We wouldn’t tell an assault or rape victim that they were attacked because they were weak. So we shouldn’t call victims like Leonard weak either. Instead, we should tell it like it is – that Leonard’s unfortunate experiences are both real and unfortunate. After that, we should encourage victims to develop firmer boundaries and be on the look out for predators exploiting their generosity.

But how does all this relate to dating? Well, some predatory women also smell Leonard as an easy target and string him along for money, favors, etc. Leonard might sense that these women are using him and don’t really like him. However, he fails to acknowledge his gut instinct or even clear evidence that something is wrong. Due to cognitive dissonance, he rationalizes his over-generosity instead of cutting these women out of his life e.g.:

* She needs his money to fly to Hawaii to meet her ex-boyfriend that she has “absolutely no feelings for”.

* Having just met, she demands that Leonard drive her to work at 5am every second morning, as if she – an adult – had not been capable of catching the bus before.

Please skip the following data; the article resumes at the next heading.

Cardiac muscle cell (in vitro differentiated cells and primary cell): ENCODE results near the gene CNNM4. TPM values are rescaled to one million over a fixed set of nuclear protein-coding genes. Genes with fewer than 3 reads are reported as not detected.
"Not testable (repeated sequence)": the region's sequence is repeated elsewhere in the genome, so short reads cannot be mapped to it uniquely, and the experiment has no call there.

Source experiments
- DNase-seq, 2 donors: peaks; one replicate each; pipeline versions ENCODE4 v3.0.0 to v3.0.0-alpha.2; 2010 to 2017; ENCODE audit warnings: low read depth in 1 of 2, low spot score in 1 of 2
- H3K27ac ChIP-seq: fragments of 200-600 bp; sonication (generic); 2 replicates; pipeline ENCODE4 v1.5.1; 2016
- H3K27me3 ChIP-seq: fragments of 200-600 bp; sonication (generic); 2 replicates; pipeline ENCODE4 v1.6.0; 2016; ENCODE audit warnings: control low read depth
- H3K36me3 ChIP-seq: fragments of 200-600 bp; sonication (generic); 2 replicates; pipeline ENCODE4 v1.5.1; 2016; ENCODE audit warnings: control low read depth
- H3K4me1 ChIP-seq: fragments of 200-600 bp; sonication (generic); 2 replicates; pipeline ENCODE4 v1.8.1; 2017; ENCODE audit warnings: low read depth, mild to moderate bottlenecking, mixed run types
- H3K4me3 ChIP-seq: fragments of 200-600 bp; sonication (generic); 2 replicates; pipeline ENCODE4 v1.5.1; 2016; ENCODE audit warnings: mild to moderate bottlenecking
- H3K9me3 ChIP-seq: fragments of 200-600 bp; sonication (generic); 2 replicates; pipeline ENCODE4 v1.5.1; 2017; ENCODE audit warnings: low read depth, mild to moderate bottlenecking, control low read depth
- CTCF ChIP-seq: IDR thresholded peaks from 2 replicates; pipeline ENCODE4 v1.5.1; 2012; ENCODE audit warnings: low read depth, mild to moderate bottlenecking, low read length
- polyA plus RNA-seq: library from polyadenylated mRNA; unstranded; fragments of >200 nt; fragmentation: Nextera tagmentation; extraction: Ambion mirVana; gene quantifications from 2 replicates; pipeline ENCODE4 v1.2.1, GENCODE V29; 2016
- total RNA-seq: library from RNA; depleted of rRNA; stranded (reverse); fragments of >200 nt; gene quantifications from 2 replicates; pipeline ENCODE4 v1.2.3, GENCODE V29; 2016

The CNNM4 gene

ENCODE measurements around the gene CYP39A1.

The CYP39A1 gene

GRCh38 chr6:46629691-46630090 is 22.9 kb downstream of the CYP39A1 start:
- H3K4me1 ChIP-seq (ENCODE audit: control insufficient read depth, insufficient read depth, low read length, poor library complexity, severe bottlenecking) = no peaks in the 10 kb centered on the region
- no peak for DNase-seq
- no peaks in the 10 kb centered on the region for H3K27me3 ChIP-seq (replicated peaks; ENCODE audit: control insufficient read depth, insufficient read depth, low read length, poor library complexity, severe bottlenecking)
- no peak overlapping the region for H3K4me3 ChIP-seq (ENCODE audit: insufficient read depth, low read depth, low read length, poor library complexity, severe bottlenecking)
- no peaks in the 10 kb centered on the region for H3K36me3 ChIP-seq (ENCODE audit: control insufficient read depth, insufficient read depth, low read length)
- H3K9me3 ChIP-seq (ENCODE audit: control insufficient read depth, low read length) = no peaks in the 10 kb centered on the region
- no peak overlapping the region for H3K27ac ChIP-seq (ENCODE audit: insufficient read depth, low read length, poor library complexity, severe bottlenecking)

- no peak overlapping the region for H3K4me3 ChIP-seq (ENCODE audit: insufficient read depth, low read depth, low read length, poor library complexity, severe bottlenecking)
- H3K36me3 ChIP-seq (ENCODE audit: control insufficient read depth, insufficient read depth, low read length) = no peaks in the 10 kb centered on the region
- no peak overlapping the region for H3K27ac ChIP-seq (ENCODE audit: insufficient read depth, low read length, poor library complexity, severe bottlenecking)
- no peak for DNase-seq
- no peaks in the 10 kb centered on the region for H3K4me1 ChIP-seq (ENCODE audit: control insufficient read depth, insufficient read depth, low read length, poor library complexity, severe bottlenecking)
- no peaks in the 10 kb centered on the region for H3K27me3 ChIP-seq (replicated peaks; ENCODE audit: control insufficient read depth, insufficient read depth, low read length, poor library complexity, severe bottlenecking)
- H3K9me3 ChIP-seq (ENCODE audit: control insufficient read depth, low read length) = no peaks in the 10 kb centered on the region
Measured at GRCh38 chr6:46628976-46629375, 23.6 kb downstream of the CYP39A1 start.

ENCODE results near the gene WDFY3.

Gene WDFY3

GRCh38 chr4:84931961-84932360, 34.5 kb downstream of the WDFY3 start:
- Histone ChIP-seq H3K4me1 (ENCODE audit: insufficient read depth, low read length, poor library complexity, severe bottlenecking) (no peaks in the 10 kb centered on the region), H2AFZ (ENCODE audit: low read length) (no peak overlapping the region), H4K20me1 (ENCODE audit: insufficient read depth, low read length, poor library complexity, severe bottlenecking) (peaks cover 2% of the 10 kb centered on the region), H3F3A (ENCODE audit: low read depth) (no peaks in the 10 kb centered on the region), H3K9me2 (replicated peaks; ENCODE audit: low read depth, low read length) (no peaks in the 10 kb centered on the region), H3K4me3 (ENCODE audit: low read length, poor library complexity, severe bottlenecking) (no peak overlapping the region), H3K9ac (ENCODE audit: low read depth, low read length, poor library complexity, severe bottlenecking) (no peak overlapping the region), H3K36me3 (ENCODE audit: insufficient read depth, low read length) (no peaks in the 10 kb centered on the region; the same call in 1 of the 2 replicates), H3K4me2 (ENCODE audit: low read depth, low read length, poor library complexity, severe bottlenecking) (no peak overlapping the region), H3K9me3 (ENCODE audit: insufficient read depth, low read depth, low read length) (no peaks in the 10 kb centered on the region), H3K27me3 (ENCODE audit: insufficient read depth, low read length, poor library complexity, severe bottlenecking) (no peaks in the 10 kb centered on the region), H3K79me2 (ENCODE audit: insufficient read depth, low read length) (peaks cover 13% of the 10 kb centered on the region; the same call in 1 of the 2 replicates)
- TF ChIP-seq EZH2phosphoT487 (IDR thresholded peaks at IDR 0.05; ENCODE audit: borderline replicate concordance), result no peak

* She says that Leonard has to pay her college tuition because she has decided to stop asking her parents for money and because Leonard makes so much money that he would be cruel to not help her.

In all these cases, the woman is asking that Leonard put her interests ahead of his own. Unless Leonard really wants to do these things, he should maintain firm boundaries and say no. Consider these three possibilities:

1. The woman is actually giving Leonard a “shit test” to see he is “weak”: While she is a master manipulator and drama queen who needs to be dumped, she actually wants Leonard to say no anyway.

2. Leonard says yes: This is like giving a mouse a cookie. The predatory woman will make increasingly unreasonable demands until Leonard has to finally say no, at which point she will dump him.

3. Leonard says no: The woman dumps him because he’s a “jerk”. He might well be lonely for a while, but his firm boundaries mean that he’s actually dodged the bullet of an unreasonable woman. He can now spend time looking for someone better, because he deserves someone better.